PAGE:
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The Cat is a short novel about the rapid decline of a marriage. Both the young people involved, Alain Amparat and Camille Malmert, come from prosperous manufacturing families. The novel opens a week before the wedding at Alain’s spacious but run-down old house at Neuilly, where he lives with his widowed mother and some ancient servants. Part of the house is being converted and modernized for the young couple. Until it is ready, however, they plan to live in a small studio at the top of a new nine-story apartment block. The apartment, lent to them by a friend, conforms to Camille’s taste for everything up-to-date, but it offends Alain’s fastidious and conservative nature.

It soon becomes evident that although Alain and Camille are physically attracted to each other, their engagement has more to do with family expectations than with a meeting of minds. Alain watches Camille nervously and is privately critical of her uninhibited manners and loud voice. He finds solace in the company of his beloved cat, Saha, a magnificent Russian Blue.

On the morning after the wedding, Alain, waking up in the ultramodern studio bedroom, is embarrassed to see Camille flitting about in the nude. He is nonplussed when she counters that he, too, is nude above the waist. This small incident is an early portent of the gap which is to widen between them. Later that day, Alain returns to Neuilly under the pretext of checking the building’s progress. Camille teasingly accuses him of going to visit her rival, the cat. Taking her seriously, Alain protests that Saha cannot be her rival because there is nothing “impure” about his relationship with it.

During the hot summer months, they make love frequently, always at Camille’s initiative. Alain becomes revolted by her open sensuality and longs for the sheltered security of his childhood home and for his cat, which is pining for him at Neuilly. Camille is annoyed when he brings the cat to live at the cramped top-floor apartment. Alain, however, lavishes all of his attention on the cat.

One day, Alain overhears Camille grumbling about that “filthy swine of an animal,” which sparks a quarrel. At a restaurant that evening, Alain notices that Camille has put on weight and wonders with alarm if she is pregnant. Camille tells him that the owner of the studio will soon be coming back. She dreams aloud about the family they will rear when they return to Neuilly and she proposes redecorating his old room for the child.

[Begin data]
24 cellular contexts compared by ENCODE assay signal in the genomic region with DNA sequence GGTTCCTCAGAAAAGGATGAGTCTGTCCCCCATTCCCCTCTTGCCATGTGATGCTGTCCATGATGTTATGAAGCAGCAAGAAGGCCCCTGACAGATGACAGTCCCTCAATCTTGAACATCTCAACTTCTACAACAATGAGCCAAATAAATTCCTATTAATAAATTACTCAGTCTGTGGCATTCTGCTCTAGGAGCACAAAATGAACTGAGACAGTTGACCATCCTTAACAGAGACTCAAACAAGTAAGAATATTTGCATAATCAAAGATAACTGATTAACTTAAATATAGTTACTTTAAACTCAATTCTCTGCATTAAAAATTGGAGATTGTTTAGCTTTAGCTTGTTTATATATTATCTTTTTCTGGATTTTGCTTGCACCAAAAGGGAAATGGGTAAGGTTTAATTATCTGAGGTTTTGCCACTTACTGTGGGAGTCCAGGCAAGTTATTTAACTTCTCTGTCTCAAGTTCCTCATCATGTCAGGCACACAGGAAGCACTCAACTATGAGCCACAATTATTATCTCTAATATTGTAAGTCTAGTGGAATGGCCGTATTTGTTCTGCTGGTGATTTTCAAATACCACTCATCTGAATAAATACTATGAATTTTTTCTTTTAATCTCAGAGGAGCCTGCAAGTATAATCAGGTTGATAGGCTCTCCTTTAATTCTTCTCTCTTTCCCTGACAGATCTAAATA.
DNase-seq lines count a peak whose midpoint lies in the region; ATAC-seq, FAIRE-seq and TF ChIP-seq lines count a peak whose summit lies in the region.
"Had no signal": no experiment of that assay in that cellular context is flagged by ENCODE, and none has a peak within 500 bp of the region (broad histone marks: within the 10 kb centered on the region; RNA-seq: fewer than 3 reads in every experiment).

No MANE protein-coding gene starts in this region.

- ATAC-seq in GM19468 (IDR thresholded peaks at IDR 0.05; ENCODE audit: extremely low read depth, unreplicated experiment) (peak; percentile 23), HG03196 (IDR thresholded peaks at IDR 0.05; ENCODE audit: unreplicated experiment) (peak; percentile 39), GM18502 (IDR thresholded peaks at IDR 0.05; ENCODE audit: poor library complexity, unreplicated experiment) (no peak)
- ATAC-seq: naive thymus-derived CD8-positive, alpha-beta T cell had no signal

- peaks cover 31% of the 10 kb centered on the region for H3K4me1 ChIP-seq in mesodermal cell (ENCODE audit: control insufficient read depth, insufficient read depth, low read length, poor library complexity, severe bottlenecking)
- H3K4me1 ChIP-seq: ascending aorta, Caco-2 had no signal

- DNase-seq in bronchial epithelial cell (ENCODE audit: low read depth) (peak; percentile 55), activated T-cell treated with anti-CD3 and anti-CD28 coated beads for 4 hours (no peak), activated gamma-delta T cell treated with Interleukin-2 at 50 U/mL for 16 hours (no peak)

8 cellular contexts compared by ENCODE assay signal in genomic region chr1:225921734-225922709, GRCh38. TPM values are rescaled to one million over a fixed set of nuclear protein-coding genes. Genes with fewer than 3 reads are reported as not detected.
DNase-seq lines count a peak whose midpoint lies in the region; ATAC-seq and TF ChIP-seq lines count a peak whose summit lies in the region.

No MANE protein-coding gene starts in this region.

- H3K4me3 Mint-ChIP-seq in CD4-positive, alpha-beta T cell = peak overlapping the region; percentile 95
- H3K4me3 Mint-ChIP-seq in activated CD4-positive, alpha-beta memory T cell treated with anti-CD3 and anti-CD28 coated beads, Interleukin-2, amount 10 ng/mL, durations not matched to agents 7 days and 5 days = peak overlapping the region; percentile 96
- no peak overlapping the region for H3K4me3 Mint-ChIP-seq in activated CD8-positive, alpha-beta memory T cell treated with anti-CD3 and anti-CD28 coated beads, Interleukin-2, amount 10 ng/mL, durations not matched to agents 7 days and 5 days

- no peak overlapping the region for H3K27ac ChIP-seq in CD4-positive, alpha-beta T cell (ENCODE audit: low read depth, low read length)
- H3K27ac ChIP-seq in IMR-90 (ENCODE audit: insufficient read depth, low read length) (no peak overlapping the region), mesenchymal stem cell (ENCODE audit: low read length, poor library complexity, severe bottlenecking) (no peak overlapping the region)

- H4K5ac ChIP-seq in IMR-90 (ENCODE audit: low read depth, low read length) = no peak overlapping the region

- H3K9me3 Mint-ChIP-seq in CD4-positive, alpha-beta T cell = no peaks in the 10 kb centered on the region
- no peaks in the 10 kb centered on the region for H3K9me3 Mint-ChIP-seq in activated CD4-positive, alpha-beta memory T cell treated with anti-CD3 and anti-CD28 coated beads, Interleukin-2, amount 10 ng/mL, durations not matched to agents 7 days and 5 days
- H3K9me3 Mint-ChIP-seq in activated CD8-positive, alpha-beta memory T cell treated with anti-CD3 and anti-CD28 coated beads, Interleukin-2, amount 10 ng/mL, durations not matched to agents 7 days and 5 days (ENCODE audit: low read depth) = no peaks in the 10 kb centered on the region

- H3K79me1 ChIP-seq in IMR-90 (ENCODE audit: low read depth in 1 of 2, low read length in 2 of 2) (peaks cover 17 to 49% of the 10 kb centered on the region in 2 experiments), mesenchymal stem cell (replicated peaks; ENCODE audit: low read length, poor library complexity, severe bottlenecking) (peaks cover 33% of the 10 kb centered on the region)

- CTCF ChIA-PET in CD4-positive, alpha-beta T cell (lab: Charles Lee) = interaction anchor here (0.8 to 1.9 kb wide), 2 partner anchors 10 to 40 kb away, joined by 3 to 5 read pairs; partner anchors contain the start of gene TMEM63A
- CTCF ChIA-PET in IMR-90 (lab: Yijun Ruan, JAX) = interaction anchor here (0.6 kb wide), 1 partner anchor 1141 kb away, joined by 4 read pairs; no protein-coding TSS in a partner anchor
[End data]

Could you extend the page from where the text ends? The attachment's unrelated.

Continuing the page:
Alain is aghast. His revulsion for her becomes crystallized into a single determination: On no account must she be allowed to share his childhood home. He tries to persuade his mother of this, but she prefers not to listen. Camille is deeply hurt when Alain takes to leaving their bed in the small hours and stretching out on a bench in a corridor, the cat lying on his chest. She makes it a point of honor not to complain, but instead tries to woo him back with her body—which only makes the situation worse.

Matters come to a head when Camille, waiting for Alain, plays a silent and menacing game with the cat. She forces it to jump from one part of the parapet to another. Suddenly, on impulse, she pushes it off the parapet. Camille expects Alain to accepts its death as an accident. The cat, however, is not dead. Its fall was broken; it is shocked but unhurt. Alain brings it upstairs in his arms, ministers to it lovingly, and asks Camille to feel its head for bumps. As soon...

(This entire section contains 822 words.)

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as she stretches out her hand to it, it lets out a savage snarl and leaps away from her. Alain draws his own conclusions.

In the ensuing quarrel, Camille accuses him of loving the cat instead of her. He again insists that Saha is not her rival, but she continues the accusation: “I have seen you lying cheek to cheek....” Alain forces her to admit that she tried to kill Saha. Then he installs the cat in a basket and tells Camille that he is—“we are”—leaving. Camille conceals her despair and, with a few sarcastic parting words, lets him go.

The following day, Camille arrives at the house in Neuilly with a suitcase of Alain’s clothes. She finds him in the garden, disheveled, in torn pyjamas and in a state of near delirium. She tries obliquely to draw from him a hope for the future, but he is relentless. He calls her a monster for trying to kill a beautiful and defenseless animal. She replies that he is a monster to leave a woman for the sake of an animal. He does not deny it. Camille walks away and Alain is left—as he had contrived to be left—in the garden of his childhood, with his mother, his servants, and the cat.